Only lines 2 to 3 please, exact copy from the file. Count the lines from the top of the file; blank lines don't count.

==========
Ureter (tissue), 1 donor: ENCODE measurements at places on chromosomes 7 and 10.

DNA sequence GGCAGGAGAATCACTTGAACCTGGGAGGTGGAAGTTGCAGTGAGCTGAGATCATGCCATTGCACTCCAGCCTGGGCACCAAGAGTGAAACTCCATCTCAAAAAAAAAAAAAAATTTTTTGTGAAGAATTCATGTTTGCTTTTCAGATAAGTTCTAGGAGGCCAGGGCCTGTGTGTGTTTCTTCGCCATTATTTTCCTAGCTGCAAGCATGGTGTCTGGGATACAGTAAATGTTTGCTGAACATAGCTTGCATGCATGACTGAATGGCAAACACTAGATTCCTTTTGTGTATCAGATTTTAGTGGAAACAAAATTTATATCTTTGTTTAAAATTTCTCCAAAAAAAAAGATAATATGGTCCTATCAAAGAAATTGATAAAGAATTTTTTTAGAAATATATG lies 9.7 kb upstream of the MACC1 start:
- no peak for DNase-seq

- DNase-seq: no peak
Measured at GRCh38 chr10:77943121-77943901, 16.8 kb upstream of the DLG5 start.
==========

DNA sequence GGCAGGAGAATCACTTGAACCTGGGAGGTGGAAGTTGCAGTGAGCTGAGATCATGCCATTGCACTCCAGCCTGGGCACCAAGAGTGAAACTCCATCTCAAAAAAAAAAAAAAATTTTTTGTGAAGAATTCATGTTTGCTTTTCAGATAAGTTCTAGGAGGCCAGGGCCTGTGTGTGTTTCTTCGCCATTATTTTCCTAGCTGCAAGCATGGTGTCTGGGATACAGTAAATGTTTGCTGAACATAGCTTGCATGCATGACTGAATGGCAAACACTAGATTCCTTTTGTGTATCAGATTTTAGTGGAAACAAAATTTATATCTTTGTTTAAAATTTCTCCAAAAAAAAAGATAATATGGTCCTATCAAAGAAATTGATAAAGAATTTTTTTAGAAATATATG lies 9.7 kb upstream of the MACC1 start:
- no peak for DNase-seq